In March, the Public Ministry initiated an investigation against more than 20 people - among them Mario Vargas Llosa, Fernando Rospigliosi and even show business personalities - for hypothesizing and expressing opinions about an eventual electoral fraud in the second round of the 2021 elections - which, as it has been demonstrated, did not happen.

Violent groups of citizens have become one of the main forms of aggression against journalists. While in the past it used to be defamation lawsuits, in the last semester there was an increase in harassment and attacks against journalists and public figures by citizens. These aggressions took place in front of media outlets, homes and bookstores. Despite the fact that many of these violent citizens have been identified, neither the Public Prosecutor's Office nor the Ministry of the Interior have undertaken actions to stop the attacks or bring these individuals to justice.

Among these acts of violence, in November violent groups allied to the ultra-right and Fujimorism threatened and assaulted journalists and politicians. The so-called Legion of Patriots of Peru - led by retired Peruvian Army lieutenant colonel Luis Mendoza Willis - announced reprisals and threats against journalists of La República for reporting on his organization. Likewise, the group La Resistencia - through one of its leaders - Juan José Maelo, threatened a journalist from the magazine Hildebrandt en sus trece, because of publications about the organization.

Other relevant events:

In December, an official of the Municipality of Lima prevented journalist Iván Escudero - of Exitosa Noticias - from asking the mayor of Lima, Jorge Muñoz, about why the municipality had not ensured compliance with a commitment made by a company in 2017 to dismantle a clandestine warehouse, where a fire originated at the end of last year.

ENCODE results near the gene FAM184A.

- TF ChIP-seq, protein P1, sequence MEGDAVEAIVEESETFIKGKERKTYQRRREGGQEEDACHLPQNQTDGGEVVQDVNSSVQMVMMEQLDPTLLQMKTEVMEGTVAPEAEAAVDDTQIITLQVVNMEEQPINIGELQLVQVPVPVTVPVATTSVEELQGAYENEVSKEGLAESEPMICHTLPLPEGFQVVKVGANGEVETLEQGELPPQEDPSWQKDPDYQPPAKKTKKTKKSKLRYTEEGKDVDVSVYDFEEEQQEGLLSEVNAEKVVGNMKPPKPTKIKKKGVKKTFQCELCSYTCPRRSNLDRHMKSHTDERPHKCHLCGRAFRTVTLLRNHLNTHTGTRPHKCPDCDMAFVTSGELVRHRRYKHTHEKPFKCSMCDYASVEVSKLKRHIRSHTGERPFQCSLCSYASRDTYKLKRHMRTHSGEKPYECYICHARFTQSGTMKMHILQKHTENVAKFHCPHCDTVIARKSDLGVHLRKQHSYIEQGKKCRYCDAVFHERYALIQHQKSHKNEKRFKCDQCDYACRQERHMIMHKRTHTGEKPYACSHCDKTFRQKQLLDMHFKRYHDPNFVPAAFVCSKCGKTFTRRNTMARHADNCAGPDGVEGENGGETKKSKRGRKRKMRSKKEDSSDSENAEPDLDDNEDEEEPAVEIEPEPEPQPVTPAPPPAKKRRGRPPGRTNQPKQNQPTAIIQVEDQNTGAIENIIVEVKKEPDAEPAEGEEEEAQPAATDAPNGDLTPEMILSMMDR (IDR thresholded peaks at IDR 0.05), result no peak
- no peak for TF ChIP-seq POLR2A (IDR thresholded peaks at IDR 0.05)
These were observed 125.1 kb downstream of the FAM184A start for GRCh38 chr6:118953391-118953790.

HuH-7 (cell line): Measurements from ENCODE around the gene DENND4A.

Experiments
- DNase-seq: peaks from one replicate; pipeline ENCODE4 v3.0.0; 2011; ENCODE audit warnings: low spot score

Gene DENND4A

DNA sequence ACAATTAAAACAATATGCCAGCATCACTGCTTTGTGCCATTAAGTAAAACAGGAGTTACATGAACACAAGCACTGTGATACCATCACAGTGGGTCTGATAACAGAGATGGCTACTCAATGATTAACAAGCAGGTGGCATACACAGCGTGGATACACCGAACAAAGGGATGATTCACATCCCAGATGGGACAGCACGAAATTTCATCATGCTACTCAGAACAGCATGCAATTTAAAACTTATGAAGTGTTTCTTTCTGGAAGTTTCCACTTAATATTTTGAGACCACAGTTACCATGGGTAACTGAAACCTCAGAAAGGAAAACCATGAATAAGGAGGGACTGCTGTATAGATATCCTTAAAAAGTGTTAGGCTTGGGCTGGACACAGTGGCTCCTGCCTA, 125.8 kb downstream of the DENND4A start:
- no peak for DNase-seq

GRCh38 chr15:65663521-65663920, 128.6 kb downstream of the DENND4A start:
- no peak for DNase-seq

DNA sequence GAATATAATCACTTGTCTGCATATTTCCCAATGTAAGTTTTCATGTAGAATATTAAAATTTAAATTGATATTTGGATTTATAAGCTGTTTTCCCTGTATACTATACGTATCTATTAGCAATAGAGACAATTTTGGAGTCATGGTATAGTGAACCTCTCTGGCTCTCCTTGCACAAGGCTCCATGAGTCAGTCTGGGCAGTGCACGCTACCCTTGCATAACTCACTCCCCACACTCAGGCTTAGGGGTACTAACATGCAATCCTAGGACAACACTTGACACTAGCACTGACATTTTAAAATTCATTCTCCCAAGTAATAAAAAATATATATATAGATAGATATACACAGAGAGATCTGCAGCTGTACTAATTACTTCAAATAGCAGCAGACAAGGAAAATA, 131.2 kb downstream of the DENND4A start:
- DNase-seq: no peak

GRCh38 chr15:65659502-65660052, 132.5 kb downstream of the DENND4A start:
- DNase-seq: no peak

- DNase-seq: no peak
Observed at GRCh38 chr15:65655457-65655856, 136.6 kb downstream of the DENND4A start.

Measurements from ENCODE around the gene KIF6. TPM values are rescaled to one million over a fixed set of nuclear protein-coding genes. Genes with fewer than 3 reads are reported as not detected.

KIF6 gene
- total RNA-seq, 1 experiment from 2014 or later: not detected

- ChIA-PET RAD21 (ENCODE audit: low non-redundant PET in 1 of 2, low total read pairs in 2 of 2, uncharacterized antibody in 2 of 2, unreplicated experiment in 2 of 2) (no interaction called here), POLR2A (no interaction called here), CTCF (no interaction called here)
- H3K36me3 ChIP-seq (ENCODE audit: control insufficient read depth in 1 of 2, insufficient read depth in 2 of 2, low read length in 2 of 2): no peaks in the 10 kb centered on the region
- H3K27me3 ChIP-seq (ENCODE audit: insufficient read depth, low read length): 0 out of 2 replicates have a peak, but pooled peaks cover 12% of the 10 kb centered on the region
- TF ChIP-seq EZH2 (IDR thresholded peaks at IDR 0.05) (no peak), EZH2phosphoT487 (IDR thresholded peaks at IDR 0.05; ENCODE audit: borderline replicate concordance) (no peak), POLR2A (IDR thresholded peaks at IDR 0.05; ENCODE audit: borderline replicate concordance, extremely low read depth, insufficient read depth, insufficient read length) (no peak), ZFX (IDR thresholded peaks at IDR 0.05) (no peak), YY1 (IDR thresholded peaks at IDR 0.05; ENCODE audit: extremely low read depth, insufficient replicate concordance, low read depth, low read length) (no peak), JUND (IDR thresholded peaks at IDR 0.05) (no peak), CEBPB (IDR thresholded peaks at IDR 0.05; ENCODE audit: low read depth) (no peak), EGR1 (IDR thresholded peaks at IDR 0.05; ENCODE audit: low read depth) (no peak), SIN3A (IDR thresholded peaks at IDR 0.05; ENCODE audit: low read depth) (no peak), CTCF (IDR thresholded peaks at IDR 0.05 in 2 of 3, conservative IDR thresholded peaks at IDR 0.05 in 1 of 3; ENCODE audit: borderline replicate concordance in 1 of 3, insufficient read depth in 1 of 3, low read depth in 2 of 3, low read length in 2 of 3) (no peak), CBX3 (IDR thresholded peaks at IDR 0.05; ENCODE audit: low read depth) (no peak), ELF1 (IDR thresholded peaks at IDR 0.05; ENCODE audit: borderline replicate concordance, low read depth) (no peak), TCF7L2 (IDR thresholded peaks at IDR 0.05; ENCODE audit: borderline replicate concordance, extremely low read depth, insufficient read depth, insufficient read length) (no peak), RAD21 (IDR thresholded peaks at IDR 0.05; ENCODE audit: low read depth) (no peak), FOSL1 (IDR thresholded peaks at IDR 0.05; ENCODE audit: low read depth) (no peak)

Denis Flores Díaz - journalist of the program Amazonía informada - was sentenced in the first instance for slandering Javier Cárdenas Guevara - director of Unidad de Gestión Educativa Local (UGEL) de Nauta, in Loreto. He was sentenced to a one-year suspended prison term and to pay S/. 5,000 in civil reparations.

In November, politician and businessman César Acuña requested an embargo against journalists Christopher Acosta and Jerónimo Pimentel, and the publishing house the latter heads - Penguin Random House - for alleged libelous phrases appearing in the book Plata como cancha, a profile of Acuña - written by Acosta. This request is given as guarantee for a libel suit in which the politician and businessman asks for a compensation of S/.100 million. Then in January, Acosta, Pimentel and Penguin Random House were sentenced to two years suspended imprisonment and to pay a civil indemnity of S/.400,000 for libel. According to the judge in the case, Raúl Rodolfo Jesús Vega, the quotes used by Acosta were not corroborated by "reliable sources."

Sigridt Greffa - a journalist for La Voz Ucayalina - was threatened by the attorney of Néstor Rodríguez Acosta, Eder Zagaceta Barbarán - an individual who has been accused of murdering his sister.